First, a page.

1854 | The Laws of Thought |
p.19 | 22277 | Boole's method was axiomatic, achieving economy, plus multiple interpretations | |
Full Idea: Boole's work was an early example of the axiomatic method, whereby intellectual economy is achieved by studying a set of axioms in which the primitive terms have multiple interpretations. | |||
From: report of George Boole (The Laws of Thought [1854]) by Michael Potter - The Rise of Analytic Philosophy 1879-1930 02 'Boole' | |||
A reaction: Unclear about this. I suppose the axioms are just syntactic, and a range of semantic interpretations can be applied. Are De Morgan's Laws interpretations, or implications of the syntactic axioms? The latter, I think. |
p.51 | 8083 | Boole applied normal algebra to logic, aiming at an algebra of thought | |
Full Idea: Boole proposed to use the entire apparatus of a school algebra class, with operations such as addition and multiplication, methods to solve equations, and the like, to produce an algebra of thought. | |||
From: report of George Boole (The Laws of Thought [1854]) by Keith Devlin - Goodbye Descartes Ch.3 | |||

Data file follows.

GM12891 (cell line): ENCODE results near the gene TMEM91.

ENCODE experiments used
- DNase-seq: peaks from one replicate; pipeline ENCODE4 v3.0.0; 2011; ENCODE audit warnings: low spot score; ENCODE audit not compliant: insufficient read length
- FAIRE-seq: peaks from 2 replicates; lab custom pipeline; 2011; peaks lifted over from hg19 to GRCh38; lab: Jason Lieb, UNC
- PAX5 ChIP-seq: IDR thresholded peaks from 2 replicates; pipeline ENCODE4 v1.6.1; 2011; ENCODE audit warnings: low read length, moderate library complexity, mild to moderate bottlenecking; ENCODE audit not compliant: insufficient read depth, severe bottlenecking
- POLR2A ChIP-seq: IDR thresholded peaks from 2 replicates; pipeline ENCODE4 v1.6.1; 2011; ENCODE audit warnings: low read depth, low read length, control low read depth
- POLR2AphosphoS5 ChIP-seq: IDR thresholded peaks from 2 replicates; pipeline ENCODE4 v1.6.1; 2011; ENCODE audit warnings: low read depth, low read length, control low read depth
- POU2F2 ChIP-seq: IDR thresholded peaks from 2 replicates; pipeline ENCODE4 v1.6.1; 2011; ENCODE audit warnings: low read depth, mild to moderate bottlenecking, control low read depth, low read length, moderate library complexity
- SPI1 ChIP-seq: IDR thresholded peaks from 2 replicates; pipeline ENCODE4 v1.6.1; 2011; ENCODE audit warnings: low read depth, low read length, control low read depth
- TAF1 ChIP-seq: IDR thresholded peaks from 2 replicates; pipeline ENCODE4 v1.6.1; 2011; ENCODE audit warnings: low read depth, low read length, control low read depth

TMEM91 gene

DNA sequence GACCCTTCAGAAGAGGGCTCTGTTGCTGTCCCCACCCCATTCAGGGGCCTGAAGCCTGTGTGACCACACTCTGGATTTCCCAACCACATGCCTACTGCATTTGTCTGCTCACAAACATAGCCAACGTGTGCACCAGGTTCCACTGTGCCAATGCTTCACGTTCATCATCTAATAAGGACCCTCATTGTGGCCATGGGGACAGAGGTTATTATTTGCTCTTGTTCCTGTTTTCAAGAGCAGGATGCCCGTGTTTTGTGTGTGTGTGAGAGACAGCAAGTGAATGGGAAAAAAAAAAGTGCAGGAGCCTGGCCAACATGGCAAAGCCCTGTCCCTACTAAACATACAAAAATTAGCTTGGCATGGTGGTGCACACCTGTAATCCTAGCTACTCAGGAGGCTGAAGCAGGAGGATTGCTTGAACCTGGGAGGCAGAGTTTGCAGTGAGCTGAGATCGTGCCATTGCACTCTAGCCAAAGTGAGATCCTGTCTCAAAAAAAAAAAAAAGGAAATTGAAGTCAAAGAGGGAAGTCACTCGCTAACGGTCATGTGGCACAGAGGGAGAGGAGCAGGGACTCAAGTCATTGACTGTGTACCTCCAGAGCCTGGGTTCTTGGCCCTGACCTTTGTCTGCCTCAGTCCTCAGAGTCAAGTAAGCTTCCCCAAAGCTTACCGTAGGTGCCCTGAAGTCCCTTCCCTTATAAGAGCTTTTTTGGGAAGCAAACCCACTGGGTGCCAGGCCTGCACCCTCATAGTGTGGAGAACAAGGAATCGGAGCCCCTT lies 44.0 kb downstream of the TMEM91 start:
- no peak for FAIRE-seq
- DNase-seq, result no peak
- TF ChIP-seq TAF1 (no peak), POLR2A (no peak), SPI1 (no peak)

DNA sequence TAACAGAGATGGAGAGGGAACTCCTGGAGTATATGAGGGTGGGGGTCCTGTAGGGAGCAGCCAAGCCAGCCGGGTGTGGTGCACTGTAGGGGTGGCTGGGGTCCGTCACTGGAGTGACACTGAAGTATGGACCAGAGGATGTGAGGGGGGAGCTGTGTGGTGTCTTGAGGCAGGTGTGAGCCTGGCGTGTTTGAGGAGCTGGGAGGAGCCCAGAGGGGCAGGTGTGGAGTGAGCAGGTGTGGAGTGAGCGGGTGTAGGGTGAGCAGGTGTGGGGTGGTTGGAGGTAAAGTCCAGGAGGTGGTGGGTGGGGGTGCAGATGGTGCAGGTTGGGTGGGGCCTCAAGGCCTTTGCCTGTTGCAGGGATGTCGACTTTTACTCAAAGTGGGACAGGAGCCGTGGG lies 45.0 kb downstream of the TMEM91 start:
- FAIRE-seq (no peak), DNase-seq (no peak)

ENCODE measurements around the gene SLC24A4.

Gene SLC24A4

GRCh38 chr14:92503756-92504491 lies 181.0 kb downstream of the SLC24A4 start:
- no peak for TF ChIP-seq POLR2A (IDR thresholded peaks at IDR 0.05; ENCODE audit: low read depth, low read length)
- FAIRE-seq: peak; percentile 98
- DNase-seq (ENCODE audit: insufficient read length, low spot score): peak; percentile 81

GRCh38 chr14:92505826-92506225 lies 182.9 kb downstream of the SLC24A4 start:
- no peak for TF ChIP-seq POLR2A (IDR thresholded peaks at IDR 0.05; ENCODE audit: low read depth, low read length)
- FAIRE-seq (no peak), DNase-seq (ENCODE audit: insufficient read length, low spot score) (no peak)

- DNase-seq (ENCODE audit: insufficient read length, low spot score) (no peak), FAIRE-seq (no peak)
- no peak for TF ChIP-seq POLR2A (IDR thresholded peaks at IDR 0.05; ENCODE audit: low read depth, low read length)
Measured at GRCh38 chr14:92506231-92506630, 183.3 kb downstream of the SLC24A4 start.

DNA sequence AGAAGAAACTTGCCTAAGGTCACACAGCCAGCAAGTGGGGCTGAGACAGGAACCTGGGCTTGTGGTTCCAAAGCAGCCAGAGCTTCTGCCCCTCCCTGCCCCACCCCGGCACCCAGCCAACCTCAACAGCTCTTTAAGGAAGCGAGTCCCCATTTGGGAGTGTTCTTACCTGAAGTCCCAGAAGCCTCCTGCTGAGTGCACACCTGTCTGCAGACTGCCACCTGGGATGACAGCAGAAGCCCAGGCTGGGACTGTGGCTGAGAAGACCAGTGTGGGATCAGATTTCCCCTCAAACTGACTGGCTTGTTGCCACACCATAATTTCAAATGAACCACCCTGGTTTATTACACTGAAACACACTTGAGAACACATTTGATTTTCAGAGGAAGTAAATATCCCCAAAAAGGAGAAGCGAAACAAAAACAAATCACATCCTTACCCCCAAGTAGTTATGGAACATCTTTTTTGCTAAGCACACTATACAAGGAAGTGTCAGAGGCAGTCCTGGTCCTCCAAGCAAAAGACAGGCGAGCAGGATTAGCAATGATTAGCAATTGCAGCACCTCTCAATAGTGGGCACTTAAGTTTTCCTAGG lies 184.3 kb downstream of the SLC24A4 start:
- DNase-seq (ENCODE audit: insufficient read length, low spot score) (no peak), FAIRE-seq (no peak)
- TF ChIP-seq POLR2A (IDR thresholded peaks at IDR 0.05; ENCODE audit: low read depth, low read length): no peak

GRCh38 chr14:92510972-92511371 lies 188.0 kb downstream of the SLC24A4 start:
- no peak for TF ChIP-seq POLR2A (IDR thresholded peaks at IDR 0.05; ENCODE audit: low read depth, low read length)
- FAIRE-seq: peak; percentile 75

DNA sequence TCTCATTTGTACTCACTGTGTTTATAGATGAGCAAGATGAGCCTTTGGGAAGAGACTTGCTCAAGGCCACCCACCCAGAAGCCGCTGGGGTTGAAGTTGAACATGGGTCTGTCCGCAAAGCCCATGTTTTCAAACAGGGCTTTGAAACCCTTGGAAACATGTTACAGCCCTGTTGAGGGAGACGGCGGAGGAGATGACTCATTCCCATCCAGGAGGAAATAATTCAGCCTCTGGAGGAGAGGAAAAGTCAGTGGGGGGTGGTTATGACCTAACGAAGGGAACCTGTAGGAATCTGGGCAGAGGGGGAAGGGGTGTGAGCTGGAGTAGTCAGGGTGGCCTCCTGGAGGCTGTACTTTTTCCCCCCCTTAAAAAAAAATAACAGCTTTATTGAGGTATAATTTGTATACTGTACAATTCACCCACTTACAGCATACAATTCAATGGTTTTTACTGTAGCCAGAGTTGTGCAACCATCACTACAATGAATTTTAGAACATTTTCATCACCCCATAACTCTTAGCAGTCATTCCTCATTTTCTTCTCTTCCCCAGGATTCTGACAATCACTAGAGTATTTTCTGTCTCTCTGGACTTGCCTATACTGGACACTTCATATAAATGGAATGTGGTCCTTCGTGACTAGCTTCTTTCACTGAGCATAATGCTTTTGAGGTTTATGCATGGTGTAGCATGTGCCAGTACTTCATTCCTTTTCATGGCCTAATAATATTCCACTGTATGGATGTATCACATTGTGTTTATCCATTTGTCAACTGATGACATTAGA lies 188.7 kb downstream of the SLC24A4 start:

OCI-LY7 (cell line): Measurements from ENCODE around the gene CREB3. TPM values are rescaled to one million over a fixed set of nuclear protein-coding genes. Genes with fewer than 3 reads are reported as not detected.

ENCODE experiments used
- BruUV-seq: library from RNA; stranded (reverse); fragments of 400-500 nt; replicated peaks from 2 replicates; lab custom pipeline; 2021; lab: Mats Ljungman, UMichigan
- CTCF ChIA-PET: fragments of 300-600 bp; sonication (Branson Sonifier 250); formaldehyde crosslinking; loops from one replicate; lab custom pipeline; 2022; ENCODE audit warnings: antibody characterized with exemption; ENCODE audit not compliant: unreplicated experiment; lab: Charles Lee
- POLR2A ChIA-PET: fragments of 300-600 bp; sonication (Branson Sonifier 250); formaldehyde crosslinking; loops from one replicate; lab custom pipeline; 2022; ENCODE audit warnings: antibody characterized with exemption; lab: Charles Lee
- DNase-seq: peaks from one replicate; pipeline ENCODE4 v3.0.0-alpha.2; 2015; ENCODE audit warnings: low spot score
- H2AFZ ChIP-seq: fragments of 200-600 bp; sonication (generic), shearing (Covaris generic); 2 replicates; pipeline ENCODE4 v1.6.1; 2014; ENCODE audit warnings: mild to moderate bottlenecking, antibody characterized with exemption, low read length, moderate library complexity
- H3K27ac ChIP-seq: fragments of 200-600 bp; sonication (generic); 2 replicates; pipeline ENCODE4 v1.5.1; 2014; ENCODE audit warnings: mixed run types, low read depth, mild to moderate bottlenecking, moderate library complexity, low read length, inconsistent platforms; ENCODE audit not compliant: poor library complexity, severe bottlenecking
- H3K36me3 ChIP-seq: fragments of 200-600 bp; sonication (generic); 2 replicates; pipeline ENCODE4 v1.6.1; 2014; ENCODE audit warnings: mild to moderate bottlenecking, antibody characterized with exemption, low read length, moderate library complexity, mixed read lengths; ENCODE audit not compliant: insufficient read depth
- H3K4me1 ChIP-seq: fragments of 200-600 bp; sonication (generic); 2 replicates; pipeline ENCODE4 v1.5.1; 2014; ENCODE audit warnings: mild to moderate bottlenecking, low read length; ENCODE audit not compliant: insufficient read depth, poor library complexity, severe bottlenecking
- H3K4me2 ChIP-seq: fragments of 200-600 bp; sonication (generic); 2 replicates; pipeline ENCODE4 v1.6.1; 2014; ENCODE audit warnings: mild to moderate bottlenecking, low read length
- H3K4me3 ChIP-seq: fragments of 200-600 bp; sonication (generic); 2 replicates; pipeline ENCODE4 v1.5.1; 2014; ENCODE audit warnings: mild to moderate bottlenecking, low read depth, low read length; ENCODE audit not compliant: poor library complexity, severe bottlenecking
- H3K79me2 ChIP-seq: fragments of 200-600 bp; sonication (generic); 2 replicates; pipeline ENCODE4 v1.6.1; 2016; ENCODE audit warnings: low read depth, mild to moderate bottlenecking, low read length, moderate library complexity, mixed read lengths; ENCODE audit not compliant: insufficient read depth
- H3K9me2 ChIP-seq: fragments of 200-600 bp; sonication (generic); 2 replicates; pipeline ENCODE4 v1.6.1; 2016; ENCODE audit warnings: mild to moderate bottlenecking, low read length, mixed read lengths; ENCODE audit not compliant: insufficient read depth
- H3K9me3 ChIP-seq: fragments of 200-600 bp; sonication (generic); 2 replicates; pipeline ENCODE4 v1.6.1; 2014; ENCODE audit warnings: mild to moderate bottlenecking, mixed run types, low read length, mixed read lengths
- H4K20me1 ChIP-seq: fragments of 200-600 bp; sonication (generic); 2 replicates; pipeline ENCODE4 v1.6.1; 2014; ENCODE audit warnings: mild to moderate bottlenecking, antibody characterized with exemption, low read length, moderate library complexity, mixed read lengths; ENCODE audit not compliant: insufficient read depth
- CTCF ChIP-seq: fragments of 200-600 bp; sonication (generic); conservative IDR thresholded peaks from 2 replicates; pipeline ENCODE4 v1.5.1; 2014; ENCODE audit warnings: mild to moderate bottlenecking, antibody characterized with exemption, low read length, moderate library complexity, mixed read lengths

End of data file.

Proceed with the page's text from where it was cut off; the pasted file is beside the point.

A reaction: The Stoics didn’t use any algebraic notation for their study of propositions, so Boole's idea launched full blown propositional logic, and the rest of modern logic followed. Nice one. |
3.2 | p.52 | 8686 | Boole made logic more mathematical, with algebra, quantifiers and probability |
Full Idea: Boole (followed by Frege) began to turn logic from a branch of philosophy into a branch of mathematics. He brought an algebraic approach to propositions, and introduced the notion of a quantifier and a type of probabilistic reasoning. | |||
From: report of George Boole (The Laws of Thought [1854], 3.2) by Michèle Friend - Introducing the Philosophy of Mathematics | |||
A reaction: The result was that logic not only became more mathematical, but also more specialised. We now have two types of philosopher, those steeped in mathematical logic and the rest. They don't always sing from the same songsheet. |
Ch.3 | p.27 | 7727 | Boole's notation can represent syllogisms and propositional arguments, but not both at once |
Full Idea: Boole introduced a new symbolic notation in which it was possible to represent both syllogisms and propositional arguments, ...but not both at once. | |||
From: report of George Boole (The Laws of Thought [1854], Ch.3) by Joan Weiner - Frege | |||
A reaction: How important is the development of symbolic notations for the advancement of civilisations? Is there a perfect notation, as used in logical heaven? |